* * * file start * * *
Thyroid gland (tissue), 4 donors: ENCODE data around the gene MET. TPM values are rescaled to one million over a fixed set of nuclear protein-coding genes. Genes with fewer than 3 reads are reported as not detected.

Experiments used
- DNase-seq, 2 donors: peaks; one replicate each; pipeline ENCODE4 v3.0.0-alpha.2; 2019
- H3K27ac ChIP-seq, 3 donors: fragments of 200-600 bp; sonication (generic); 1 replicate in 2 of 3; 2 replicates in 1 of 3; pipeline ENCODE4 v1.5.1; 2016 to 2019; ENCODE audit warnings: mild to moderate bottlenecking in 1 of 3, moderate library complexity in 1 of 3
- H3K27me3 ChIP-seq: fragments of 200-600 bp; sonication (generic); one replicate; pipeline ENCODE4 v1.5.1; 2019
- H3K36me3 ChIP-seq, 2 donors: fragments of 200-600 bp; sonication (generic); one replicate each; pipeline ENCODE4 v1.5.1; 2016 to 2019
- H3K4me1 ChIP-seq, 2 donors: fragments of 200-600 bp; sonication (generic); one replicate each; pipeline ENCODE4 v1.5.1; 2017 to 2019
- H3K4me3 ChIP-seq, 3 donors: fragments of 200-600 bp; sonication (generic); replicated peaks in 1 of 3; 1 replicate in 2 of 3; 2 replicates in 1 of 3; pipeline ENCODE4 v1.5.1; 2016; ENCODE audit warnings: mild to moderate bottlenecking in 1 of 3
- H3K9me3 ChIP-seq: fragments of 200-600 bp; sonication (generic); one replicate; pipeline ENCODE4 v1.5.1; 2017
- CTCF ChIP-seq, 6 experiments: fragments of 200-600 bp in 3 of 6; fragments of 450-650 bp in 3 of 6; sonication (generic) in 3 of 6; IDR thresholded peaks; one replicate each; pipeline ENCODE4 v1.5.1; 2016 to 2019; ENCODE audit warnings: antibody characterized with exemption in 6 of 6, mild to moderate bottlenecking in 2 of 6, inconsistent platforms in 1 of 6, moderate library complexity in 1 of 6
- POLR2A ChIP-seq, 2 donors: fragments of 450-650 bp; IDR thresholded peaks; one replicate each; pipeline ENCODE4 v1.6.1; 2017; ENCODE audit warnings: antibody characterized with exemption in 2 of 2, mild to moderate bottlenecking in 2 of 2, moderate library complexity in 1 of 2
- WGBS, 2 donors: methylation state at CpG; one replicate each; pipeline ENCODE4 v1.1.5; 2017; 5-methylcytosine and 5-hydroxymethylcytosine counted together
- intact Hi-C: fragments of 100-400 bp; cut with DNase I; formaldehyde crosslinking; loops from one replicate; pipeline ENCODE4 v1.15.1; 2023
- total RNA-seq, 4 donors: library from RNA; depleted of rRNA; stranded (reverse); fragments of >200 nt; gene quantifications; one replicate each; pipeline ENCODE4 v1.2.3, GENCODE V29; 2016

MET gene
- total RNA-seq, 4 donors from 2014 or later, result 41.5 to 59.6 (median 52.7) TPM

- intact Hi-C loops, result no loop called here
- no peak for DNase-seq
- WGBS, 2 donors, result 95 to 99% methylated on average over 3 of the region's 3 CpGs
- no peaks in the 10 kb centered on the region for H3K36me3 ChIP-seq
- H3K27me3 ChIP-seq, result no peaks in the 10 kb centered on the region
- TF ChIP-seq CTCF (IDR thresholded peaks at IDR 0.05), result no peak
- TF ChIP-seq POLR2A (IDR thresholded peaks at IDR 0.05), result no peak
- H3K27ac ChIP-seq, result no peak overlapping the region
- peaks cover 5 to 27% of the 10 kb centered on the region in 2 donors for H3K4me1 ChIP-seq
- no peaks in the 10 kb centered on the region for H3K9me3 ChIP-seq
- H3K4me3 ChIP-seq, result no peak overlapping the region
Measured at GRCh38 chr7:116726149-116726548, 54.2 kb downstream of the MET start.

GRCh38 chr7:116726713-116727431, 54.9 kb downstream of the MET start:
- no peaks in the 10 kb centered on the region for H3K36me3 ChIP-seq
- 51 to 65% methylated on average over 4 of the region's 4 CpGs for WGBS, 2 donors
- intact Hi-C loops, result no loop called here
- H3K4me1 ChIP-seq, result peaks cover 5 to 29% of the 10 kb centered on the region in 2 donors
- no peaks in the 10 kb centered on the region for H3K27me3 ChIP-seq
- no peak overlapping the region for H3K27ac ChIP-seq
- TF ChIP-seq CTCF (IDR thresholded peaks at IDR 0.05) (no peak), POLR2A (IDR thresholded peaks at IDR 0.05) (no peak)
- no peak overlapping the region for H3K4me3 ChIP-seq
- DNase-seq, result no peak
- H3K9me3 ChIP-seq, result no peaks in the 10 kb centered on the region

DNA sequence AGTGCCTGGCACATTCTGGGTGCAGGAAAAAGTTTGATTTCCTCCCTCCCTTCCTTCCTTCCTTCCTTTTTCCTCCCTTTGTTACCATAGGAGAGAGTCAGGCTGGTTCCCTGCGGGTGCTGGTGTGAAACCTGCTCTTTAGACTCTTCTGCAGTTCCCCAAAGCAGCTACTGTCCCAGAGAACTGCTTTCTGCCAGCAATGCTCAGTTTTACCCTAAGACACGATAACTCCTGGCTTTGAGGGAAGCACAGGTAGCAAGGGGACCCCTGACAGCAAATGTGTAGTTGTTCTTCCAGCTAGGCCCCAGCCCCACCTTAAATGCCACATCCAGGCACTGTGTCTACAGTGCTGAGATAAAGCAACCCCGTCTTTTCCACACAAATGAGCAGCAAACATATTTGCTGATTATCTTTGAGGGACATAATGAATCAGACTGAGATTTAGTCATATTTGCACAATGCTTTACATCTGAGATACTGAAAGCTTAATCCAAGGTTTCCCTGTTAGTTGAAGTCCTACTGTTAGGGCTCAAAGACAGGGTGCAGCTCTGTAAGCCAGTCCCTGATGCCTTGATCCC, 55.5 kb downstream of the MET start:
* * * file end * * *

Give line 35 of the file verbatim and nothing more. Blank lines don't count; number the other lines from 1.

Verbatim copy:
- no peak overlapping the region for H3K27ac ChIP-seq